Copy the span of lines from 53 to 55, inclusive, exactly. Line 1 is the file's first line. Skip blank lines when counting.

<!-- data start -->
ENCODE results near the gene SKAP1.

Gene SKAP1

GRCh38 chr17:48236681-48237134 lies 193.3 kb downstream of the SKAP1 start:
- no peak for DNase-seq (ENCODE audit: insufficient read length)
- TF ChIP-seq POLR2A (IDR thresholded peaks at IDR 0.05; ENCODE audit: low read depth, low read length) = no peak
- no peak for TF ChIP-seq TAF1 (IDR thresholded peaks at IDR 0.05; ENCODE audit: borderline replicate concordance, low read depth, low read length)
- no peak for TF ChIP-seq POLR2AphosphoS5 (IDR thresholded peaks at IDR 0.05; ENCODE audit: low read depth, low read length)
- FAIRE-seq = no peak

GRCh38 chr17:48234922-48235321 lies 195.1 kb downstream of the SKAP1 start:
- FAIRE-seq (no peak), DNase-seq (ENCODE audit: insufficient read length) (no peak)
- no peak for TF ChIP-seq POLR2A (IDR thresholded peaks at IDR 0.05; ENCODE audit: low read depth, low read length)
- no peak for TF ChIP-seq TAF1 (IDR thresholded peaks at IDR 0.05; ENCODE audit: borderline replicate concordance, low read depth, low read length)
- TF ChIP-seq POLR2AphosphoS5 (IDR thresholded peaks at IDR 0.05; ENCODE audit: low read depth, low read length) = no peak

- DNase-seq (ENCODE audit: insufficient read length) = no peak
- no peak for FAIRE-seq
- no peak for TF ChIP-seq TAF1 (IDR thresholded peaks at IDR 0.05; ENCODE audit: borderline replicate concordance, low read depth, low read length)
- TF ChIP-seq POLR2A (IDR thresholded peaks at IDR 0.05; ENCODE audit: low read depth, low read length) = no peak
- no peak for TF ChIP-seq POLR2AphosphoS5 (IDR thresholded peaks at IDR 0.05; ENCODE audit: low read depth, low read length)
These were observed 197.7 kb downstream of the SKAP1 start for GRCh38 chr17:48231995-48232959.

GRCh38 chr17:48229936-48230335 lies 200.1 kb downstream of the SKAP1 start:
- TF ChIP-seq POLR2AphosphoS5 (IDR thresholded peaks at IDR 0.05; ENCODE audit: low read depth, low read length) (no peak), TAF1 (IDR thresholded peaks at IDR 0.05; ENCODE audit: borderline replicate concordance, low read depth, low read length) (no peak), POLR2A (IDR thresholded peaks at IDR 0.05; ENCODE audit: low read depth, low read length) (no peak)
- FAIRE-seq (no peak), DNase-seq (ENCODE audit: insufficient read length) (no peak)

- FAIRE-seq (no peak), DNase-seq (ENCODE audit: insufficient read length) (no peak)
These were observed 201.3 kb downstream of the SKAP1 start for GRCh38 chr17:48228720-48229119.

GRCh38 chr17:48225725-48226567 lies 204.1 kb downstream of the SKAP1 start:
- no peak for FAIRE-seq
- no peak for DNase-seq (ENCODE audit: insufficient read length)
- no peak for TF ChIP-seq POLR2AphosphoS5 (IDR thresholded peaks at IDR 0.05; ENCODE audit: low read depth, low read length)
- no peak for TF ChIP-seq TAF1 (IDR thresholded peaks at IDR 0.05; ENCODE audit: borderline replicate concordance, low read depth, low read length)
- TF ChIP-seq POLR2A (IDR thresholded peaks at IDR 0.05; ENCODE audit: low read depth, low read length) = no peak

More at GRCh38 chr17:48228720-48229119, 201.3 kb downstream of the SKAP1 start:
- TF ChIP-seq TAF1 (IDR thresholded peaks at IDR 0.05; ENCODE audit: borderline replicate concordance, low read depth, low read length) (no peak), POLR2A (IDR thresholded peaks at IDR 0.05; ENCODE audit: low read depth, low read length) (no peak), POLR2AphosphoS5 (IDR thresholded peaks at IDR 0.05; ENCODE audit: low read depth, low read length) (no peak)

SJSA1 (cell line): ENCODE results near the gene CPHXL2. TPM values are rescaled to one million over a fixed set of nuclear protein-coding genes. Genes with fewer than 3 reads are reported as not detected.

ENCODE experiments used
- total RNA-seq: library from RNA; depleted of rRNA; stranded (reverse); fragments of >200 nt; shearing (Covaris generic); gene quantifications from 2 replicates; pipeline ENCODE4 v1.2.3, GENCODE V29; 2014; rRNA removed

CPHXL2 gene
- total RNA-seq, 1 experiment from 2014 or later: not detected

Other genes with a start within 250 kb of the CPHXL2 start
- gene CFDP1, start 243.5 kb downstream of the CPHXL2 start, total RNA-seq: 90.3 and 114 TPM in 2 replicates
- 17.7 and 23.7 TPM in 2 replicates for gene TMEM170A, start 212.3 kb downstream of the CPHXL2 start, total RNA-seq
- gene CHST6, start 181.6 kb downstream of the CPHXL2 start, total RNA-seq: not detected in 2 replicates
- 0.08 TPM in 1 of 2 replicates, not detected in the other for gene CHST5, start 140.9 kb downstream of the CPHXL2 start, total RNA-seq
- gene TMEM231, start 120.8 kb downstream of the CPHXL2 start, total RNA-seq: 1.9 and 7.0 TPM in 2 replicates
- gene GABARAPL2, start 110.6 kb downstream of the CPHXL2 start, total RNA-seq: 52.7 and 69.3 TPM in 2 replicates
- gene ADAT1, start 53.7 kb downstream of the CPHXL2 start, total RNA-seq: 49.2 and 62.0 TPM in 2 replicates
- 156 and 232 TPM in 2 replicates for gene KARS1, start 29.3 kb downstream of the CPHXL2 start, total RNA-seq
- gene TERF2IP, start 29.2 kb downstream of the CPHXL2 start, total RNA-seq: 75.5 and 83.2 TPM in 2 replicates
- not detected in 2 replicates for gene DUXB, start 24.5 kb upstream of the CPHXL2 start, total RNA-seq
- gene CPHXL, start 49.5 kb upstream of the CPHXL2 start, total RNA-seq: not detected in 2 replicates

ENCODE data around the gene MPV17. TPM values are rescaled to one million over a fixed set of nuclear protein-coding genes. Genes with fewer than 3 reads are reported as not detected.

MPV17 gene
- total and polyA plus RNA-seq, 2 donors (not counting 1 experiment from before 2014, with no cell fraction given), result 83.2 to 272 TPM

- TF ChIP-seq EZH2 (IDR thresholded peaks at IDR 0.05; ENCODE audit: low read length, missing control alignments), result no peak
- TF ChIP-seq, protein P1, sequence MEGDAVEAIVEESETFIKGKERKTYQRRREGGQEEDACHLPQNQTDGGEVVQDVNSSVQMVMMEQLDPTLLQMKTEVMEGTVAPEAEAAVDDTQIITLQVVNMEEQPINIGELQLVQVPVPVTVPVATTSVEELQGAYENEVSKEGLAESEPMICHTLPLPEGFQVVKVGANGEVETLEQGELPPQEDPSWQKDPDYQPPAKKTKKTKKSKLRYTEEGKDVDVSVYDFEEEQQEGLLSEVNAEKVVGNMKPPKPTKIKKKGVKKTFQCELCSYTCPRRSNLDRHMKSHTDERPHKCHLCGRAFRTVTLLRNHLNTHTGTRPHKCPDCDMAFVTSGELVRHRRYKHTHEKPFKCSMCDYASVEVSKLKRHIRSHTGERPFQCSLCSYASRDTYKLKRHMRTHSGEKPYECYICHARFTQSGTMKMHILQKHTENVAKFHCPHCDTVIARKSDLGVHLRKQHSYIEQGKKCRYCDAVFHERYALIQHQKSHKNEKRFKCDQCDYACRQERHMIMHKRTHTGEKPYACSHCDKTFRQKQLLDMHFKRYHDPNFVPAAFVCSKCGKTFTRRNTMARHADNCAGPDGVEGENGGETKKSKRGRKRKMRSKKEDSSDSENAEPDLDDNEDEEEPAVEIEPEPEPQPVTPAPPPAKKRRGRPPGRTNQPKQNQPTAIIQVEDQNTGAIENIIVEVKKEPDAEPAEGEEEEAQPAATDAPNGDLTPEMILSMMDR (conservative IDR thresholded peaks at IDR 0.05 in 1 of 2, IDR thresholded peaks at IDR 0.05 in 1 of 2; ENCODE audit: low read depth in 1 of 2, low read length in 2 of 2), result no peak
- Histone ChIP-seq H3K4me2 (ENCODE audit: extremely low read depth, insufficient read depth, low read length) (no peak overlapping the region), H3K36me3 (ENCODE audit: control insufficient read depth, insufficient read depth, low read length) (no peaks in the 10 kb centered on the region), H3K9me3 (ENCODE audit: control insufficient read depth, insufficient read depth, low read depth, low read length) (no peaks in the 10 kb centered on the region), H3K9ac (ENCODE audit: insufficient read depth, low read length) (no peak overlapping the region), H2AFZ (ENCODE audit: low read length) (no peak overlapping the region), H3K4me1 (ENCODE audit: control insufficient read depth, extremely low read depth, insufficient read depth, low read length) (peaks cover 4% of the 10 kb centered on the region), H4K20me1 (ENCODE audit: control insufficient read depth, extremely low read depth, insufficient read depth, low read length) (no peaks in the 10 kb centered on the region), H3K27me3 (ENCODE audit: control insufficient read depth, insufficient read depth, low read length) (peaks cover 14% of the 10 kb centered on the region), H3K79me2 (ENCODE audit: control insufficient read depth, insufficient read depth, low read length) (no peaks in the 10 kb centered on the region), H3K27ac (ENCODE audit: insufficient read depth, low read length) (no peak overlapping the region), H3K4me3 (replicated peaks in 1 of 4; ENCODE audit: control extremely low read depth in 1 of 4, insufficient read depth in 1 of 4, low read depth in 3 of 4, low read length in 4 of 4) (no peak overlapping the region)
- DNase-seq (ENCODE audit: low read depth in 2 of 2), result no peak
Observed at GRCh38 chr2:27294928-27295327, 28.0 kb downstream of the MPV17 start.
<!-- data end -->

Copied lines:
- TF ChIP-seq EZH2 (IDR thresholded peaks at IDR 0.05; ENCODE audit: low read length, missing control alignments), result no peak
- TF ChIP-seq, protein P1, sequence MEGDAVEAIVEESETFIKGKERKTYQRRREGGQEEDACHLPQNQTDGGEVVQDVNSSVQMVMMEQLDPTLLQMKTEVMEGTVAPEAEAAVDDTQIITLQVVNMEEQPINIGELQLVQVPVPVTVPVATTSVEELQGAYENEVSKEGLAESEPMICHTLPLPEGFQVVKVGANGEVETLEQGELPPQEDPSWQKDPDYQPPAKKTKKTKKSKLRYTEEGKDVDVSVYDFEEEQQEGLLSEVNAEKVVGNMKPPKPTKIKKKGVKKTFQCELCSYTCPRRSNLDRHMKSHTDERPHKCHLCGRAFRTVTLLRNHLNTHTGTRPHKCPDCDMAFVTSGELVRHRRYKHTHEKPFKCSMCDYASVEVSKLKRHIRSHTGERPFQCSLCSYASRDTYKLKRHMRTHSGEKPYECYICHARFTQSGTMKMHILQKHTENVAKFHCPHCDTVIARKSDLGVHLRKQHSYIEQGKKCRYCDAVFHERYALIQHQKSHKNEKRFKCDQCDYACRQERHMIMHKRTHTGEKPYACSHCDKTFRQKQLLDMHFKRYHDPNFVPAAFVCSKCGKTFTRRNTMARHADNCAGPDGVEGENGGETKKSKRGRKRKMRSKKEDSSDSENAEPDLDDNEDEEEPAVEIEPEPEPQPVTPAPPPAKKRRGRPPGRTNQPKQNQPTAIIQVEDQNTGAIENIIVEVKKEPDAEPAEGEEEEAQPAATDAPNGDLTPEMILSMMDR (conservative IDR thresholded peaks at IDR 0.05 in 1 of 2, IDR thresholded peaks at IDR 0.05 in 1 of 2; ENCODE audit: low read depth in 1 of 2, low read length in 2 of 2), result no peak
- Histone ChIP-seq H3K4me2 (ENCODE audit: extremely low read depth, insufficient read depth, low read length) (no peak overlapping the region), H3K36me3 (ENCODE audit: control insufficient read depth, insufficient read depth, low read length) (no peaks in the 10 kb centered on the region), H3K9me3 (ENCODE audit: control insufficient read depth, insufficient read depth, low read depth, low read length) (no peaks in the 10 kb centered on the region), H3K9ac (ENCODE audit: insufficient read depth, low read length) (no peak overlapping the region), H2AFZ (ENCODE audit: low read length) (no peak overlapping the region), H3K4me1 (ENCODE audit: control insufficient read depth, extremely low read depth, insufficient read depth, low read length) (peaks cover 4% of the 10 kb centered on the region), H4K20me1 (ENCODE audit: control insufficient read depth, extremely low read depth, insufficient read depth, low read length) (no peaks in the 10 kb centered on the region), H3K27me3 (ENCODE audit: control insufficient read depth, insufficient read depth, low read length) (peaks cover 14% of the 10 kb centered on the region), H3K79me2 (ENCODE audit: control insufficient read depth, insufficient read depth, low read length) (no peaks in the 10 kb centered on the region), H3K27ac (ENCODE audit: insufficient read depth, low read length) (no peak overlapping the region), H3K4me3 (replicated peaks in 1 of 4; ENCODE audit: control extremely low read depth in 1 of 4, insufficient read depth in 1 of 4, low read depth in 3 of 4, low read length in 4 of 4) (no peak overlapping the region)